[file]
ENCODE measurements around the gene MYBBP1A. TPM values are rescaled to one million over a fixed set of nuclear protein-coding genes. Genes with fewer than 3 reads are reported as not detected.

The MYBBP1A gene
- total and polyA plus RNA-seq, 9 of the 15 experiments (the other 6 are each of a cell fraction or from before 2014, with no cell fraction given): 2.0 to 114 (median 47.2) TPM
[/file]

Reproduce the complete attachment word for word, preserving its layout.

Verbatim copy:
ENCODE measurements around the gene MYBBP1A. TPM values are rescaled to one million over a fixed set of nuclear protein-coding genes. Genes with fewer than 3 reads are reported as not detected.

The MYBBP1A gene
- total and polyA plus RNA-seq, 9 of the 15 experiments (the other 6 are each of a cell fraction or from before 2014, with no cell fraction given): 2.0 to 114 (median 47.2) TPM